Trail Report: Steelbender [Utah]

October 14, 2013

We started out pretty early, arriving at the trailhead about 8:00AM.

Quick group photo. Yours truly is taking the picture.

The team posed for a quick photo at the trailhead and we met up with a couple that asked if they could run the trail with us in their Cherokee.

We drove in about 2 miles of pretty easy gravel road with a minor creek crossing, and took a break for a quick driver’s meeting.  This was also a great opportunity to meet our new friends.

Minor creek crossing.
Quick driver’s meeting.

The area we stopped at was a “Driver’s Choice” section with many different lines of attack.  I chose what I thought was a challenging ledge and was able to get up reasonably easy, even though the rock surface had some damp sand.

My challenging line.

The trail continued to have a series of ledges and stairs peppered throughout its length.

Me trying to get Frank up a slick ledge.

Eventually, the trail opened up with a long ledge essentially splitting the trail into an upper and lower section.  Mark led the pack up through a narrow “V” which seemed to be the best line, with the least potential for tippyness.

Mark leading the charge.

After this section, the trail turns to the left and climbs up for some elevation gain.  There is a great spot for pictures on the ledge above.

From this section on, we navigated some different ledges and couple of tight sections.

Jesse navigating a tight spot. That’s what SHE said!

The trail also opened up and followed a very narrow ridgeline of slickrock.  Any missteps here would be a rollover.

The narrow ridgeline.

We broke for a quick lunch spot when the trail settled down and opened up, to allow for others to pass us as needed.

After lunch, we made our way toward the fabled “Fall.”  The Fall is a 6-7 foot near vertical drop.  At the base of this drop, the driver must turn an immediate left, as there is a ravine to the right.  Maintaining full control of the vehicle is critical, especially since once gravity takes over, it will slide down the face of the Fall with little control.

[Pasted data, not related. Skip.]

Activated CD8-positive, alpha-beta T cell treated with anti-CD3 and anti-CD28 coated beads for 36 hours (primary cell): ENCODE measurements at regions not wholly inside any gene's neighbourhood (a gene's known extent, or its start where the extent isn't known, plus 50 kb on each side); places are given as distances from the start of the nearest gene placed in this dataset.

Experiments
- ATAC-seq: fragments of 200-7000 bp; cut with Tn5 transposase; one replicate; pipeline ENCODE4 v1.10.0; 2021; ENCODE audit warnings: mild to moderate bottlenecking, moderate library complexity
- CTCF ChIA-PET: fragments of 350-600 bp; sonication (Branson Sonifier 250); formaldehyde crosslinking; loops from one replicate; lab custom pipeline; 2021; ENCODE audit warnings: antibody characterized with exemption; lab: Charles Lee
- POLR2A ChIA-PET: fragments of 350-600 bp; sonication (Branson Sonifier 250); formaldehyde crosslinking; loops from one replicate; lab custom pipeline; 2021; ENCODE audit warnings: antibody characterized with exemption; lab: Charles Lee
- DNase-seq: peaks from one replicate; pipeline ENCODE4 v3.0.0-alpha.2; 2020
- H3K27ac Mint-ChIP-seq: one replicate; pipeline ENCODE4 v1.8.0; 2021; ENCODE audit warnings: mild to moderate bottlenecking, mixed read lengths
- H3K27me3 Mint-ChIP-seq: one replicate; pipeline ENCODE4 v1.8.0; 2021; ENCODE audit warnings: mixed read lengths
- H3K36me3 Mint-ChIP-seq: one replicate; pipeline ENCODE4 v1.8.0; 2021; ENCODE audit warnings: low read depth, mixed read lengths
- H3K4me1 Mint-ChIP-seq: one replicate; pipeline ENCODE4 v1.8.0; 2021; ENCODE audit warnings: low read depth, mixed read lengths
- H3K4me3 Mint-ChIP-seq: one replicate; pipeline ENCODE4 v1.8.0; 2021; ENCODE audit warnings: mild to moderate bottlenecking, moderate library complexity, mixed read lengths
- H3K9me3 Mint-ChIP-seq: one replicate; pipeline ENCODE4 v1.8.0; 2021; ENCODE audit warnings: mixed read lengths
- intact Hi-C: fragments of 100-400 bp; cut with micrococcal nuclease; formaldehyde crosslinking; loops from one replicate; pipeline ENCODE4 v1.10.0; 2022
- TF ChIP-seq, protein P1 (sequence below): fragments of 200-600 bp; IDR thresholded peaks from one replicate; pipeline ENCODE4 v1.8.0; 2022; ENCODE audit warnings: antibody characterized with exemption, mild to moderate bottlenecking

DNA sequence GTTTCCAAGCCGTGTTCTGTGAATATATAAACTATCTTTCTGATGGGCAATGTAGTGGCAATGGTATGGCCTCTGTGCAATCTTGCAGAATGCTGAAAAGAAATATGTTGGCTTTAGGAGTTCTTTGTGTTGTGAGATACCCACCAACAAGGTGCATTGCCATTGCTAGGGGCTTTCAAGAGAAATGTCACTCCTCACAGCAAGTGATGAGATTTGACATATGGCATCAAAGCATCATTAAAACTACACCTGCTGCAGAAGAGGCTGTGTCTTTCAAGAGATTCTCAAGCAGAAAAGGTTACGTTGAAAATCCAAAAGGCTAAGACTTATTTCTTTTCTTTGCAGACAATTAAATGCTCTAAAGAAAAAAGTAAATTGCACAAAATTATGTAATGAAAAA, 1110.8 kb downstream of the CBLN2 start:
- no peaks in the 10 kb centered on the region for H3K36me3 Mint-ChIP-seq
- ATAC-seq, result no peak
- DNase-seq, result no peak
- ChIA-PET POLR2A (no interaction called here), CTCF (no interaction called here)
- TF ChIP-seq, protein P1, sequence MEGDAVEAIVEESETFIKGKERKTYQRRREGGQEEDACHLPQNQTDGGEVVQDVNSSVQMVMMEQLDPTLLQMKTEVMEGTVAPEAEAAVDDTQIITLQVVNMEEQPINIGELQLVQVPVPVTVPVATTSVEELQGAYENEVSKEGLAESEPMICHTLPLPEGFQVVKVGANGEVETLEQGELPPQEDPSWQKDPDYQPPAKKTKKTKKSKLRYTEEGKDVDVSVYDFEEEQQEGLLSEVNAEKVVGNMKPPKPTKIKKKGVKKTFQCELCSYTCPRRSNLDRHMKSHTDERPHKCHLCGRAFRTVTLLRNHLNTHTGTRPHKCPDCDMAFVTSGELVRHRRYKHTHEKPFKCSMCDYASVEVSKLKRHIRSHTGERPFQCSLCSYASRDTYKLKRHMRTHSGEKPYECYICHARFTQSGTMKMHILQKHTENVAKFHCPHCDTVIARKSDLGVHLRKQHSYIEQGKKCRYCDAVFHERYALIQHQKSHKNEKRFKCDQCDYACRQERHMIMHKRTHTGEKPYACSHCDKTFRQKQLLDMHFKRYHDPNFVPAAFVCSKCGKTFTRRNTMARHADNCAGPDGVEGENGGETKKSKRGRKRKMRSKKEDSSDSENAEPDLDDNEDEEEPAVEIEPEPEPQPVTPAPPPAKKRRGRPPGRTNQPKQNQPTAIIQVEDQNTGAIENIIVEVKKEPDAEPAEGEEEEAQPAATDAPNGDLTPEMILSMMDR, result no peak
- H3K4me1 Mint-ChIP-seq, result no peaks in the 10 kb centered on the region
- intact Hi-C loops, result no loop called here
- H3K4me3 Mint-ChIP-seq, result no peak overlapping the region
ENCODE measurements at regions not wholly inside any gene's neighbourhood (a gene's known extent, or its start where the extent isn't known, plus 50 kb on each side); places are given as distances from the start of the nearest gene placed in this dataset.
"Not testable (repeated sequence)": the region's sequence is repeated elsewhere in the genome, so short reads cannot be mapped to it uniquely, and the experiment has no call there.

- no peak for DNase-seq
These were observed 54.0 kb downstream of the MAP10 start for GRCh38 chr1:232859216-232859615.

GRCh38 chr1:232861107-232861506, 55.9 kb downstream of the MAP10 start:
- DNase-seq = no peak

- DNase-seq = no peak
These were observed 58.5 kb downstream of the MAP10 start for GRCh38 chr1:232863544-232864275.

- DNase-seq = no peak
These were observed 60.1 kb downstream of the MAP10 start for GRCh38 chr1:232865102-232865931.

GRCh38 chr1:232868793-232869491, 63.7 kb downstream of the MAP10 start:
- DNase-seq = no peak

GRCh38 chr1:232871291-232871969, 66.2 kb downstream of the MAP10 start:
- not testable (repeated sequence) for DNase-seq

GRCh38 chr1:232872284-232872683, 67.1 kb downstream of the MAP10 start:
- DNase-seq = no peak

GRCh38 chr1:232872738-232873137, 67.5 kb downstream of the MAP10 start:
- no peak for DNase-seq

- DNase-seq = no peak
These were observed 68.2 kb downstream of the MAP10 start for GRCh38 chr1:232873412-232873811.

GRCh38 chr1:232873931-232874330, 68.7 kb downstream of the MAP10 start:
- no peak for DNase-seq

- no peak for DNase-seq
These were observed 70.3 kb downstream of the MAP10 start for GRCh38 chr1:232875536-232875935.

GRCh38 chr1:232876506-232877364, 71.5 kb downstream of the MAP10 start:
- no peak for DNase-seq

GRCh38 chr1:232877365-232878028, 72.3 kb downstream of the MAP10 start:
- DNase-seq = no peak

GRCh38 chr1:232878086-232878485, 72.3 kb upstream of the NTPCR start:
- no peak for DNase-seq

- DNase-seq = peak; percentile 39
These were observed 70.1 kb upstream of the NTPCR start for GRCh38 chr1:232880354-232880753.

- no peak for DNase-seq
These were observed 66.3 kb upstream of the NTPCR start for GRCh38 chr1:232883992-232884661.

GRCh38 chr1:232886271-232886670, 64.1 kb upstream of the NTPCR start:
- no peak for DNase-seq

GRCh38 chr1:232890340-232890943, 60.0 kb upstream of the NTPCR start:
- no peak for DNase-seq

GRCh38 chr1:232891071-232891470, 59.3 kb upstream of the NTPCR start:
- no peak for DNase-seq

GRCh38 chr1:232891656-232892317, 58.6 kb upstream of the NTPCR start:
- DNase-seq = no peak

Richard taking on the Fall, with Frank the Tank on his 6.

After the Fall was behind us, we were able to appreciate the scenery of the area.  The desert floor opened up to some amazing vistas and rock formations.

Jesse posing.
Desert scenery.

At this point, the trail began to descend back to the creek drainage we crossed earlier in the day.

The ground became more sand than rock and presented more tree growth which added to the scenery.

The creek drainage scenery.

Once over the creek, we decided to check out some ancient petroglyphs/hieroglyphs on a wall.  The natural and human history of this area amazes me.

Native art scene.

Once on the road, we stopped at a local pub on our way home for a cold, malted beverage.

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WHAT CAME IN HANDY:

WHAT WOULD HAVE MADE IT BETTER:

Pretty amazing stuff coming from the nut-milk cheese front

Here is the link from Food + Wine.

Some highlights:

Days later, Ronnen was in Boston promising to put his life savings into the project. He and Brown convinced Casino to move to California and lined up investment from Khosla Ventures, a Silicon Valley venture capital firm specializing in green technology. Jean Prevot, director of operations for Laura Chenel’s Chèvre, also joined Kite Hill to help them design and build a production facility in Hayward, California, just a few hundred yards from the eastern shore of San Francisco Bay.